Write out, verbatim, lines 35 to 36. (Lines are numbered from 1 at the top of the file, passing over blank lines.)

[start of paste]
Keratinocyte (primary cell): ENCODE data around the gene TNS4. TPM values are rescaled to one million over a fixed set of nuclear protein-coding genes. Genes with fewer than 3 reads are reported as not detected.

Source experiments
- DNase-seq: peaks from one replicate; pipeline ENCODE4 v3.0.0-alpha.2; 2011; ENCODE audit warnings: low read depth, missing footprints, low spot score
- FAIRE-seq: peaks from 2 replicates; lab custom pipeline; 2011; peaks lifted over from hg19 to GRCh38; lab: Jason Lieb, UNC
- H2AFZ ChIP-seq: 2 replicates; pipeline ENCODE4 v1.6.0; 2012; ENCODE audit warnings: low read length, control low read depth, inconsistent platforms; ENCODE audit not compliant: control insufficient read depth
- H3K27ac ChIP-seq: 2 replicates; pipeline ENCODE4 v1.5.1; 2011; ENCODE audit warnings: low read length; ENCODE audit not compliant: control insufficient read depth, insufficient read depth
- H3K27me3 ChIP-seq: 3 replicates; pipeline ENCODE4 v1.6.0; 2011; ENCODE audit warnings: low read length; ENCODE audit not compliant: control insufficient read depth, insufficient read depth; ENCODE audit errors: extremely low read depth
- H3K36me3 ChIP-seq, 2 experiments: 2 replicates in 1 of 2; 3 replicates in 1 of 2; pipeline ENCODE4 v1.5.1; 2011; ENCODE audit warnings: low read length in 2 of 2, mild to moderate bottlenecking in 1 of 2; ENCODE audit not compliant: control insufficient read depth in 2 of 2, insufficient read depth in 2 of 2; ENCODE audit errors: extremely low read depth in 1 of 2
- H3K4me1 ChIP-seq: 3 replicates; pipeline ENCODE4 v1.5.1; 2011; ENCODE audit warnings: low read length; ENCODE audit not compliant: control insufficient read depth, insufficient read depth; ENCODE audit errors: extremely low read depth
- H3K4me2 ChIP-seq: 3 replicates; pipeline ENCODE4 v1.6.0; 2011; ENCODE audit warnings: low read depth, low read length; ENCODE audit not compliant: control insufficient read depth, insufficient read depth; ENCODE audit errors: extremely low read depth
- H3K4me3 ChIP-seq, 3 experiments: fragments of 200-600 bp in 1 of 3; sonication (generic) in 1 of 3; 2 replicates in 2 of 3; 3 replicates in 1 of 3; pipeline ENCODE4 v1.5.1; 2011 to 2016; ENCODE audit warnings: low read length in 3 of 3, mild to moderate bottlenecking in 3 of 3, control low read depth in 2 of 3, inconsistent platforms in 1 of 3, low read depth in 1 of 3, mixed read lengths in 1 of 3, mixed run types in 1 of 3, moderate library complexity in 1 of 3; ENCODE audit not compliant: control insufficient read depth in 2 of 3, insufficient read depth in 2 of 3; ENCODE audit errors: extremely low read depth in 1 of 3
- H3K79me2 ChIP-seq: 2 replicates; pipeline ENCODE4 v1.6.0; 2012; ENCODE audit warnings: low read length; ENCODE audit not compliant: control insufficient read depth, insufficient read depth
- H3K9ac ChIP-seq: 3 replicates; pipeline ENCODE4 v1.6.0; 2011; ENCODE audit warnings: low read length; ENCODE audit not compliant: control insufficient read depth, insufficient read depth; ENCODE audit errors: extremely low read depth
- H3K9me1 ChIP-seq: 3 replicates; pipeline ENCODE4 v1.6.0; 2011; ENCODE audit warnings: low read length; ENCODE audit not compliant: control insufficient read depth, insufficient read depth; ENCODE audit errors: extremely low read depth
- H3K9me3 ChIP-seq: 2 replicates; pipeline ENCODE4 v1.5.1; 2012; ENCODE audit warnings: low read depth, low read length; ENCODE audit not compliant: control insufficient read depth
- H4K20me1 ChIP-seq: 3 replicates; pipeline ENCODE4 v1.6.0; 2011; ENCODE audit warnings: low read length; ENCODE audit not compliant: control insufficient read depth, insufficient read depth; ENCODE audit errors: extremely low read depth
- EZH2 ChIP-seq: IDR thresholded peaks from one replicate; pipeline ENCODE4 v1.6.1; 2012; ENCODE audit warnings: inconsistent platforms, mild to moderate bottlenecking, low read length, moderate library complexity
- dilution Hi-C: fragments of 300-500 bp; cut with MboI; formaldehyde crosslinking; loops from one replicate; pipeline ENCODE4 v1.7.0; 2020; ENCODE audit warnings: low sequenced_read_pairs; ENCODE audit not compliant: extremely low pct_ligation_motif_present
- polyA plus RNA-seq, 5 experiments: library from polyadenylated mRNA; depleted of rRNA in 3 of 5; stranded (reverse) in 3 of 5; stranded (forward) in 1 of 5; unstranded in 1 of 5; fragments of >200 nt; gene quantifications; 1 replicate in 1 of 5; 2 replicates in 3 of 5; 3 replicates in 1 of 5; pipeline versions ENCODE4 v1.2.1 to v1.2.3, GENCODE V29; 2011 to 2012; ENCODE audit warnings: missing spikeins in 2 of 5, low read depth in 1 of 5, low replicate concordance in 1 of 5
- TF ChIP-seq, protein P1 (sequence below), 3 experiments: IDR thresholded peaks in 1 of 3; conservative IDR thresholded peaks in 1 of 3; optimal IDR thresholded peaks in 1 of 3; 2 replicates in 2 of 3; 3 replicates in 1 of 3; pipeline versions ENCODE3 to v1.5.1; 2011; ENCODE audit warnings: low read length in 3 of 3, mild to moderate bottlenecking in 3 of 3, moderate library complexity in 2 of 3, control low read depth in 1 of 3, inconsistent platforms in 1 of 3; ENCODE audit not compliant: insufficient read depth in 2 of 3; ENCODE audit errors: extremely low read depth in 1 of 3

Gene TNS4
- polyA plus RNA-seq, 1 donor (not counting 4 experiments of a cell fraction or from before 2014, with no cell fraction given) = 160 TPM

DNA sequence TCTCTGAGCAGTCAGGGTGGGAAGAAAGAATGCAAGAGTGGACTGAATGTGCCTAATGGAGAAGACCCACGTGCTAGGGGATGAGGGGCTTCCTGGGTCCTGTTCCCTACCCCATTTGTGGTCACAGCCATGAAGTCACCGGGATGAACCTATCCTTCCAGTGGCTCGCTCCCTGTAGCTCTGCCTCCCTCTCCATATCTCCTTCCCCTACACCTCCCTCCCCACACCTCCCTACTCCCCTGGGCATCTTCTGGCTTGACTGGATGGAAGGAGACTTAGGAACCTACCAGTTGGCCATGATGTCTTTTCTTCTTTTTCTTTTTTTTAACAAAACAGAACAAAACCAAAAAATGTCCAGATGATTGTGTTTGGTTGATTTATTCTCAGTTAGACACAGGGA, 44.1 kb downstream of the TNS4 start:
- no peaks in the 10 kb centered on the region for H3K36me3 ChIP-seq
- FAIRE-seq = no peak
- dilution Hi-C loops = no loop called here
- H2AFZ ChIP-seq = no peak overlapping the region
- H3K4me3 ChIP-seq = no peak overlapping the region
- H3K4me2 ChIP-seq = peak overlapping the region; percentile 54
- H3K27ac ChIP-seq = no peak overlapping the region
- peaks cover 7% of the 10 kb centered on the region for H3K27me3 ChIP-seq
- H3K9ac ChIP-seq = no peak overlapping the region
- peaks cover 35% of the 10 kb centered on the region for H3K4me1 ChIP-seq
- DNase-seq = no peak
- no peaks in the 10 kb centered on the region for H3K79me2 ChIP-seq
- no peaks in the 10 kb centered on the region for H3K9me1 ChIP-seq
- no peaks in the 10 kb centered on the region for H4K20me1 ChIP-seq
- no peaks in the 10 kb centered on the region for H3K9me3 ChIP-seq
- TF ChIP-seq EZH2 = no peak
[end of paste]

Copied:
- no peaks in the 10 kb centered on the region for H3K79me2 ChIP-seq
- no peaks in the 10 kb centered on the region for H3K9me1 ChIP-seq